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I often hear the phrase, "That is imba" in the video gaming community. It seems to refer to something powerful or unskillful:

Hunters are so imba.

Grenade launchers are imba!

But I have also noticed that it is often used tongue-in-cheek or sarcastically to mock people complaining about something being altered in the game:

"Waa... they nerfed my class! Now that other class is imba!" QQ more, please.

What does "imba" mean and where did the term come from? Is it used outside of gaming? My first encounters with it related to Starcraft which has a well known Korean professional gaming league. Is "imba" a loan?

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which leads to a similar question... where did "nerfed" come from :P – tenfour Apr 15 '11 at 23:00
@tenfour From Google Books: The term 'nerf' as a verb in the MMOG context has its roots in the orginal weapons balance pass of Ultima Online in late 1998. At the time, the melee weapons in the game were so damaging as to make all other forms of combat pointless - much like CH [creature handlers] in SWG today. As a result, one of the first serious balance actions of the dev team was to reduce the damage done by melee weapons drastically - 50%. – Uticensis Apr 16 '11 at 0:16
(cont'd) As a result, players began to decry the action, claiming that they now had nothing but 'nerf weaponry', using the word as an adjective derived from the Nerf brand of foam weapons and sporting gear common in the United States. – Uticensis Apr 16 '11 at 0:16
@Billare: Thank you!! I have been wondering about this for years. – Cerberus Apr 16 '11 at 16:53
up vote 14 down vote accepted

It comes via real-time strategy games, where one goal of the designers is to keep things balanced for all the various players; deviations from that goal are carefully scrutinized by the community that plays the game. More precisely, it comes from the regular complaint from certain types of gamers QQing over their losses — usually due to their inferior skill at the game — that the game's mechanics are broken or imbalanced.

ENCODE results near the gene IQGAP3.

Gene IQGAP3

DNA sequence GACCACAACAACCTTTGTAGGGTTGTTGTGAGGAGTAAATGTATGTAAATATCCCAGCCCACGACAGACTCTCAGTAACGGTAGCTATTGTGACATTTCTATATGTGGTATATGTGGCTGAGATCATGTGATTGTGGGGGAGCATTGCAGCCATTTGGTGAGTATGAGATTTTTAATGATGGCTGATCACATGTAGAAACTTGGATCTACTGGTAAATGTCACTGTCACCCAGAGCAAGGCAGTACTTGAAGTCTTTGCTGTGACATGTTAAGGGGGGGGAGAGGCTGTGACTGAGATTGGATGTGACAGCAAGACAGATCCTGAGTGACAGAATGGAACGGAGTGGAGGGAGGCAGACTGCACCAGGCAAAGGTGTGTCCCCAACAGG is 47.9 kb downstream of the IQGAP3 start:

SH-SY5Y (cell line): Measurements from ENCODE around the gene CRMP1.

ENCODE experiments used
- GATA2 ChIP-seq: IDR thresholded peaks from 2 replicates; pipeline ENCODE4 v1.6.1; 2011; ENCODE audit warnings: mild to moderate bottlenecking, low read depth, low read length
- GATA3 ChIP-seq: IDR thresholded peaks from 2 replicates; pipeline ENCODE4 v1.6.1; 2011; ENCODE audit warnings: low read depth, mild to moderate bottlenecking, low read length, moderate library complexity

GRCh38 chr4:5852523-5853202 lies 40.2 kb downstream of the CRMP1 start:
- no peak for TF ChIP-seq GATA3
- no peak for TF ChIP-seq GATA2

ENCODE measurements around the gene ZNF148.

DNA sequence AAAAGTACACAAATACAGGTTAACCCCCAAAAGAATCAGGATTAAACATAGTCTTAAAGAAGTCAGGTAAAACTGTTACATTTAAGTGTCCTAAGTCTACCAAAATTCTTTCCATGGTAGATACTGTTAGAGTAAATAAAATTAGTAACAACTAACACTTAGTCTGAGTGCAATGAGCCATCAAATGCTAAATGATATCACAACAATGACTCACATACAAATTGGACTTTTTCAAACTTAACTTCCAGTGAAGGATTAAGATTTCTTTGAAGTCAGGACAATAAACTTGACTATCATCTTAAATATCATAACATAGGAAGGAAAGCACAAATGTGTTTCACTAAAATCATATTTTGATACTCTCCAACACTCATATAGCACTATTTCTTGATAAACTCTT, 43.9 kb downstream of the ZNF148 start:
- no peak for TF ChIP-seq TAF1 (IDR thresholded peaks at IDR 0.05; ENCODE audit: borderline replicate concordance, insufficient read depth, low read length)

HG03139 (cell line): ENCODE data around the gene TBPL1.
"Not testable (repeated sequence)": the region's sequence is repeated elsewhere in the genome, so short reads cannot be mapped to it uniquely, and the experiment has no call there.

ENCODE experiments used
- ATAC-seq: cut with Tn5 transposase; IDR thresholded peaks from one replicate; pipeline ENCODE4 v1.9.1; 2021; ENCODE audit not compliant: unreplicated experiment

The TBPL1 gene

Using imba, then, as a shortening of imbalanced, is a facetious way of mocking that attitude, by declaring even acknowledged essential parts of the game — such as the Hunter class in World of Warcraft, or some of its top players (usually insanely good ones) — imbalanced because in a way, if you don't know how to handle uber classes or uber players, they "break" the mechanics, albeit in a legal way.

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Good point that is also used ironically. – Cerberus Apr 15 '11 at 18:33
A lot of people I know use it to refer to things that are really good, as a replacement for awesome; as opposed to mocking in any respect. – Orbling Apr 15 '11 at 23:11

It means unbalanced, and it comes from imbalance. The word is normally used as an adjective (this move is imba), not as a noun (*you should fix the imba of that move). I have no idea why it became imba rather than unba, which would have been more logical; but this is how I have seen it used with regard to games. I don't think I have ever seen it used elsewhere.

It is used to indicate that a certain move, feature, or property renders one choice far superior or inferior to another, in such a way as to force a player into the superior choice or out of the inferior choice, whereas normally a good game would give a player several equally valid paths to victory.

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Note that the word imbalance has existed for over a century. – Dusty Apr 15 '11 at 18:41
@Dusty: Right, it would be better to say that it came from imbalance than from unbalanced. – Cerberus Apr 15 '11 at 18:59
Why don't you edit your answer then? The word clearly comes from imbalanced (the state of being out of equilibrium) and has nothing to do with unbalanced, in-balanced, or those other things. ;-) – ghoppe Apr 15 '11 at 20:05
@ghoppe: The problem is that "imbalanced" is not an existing word, and "imba" doesn't mean "imbalance", which is a word. But you were right, I was just too lazy to edit it right way. I have done so now; does this look better? – Cerberus Apr 15 '11 at 20:15
@Cereberus Looks better. – ghoppe Apr 15 '11 at 20:21

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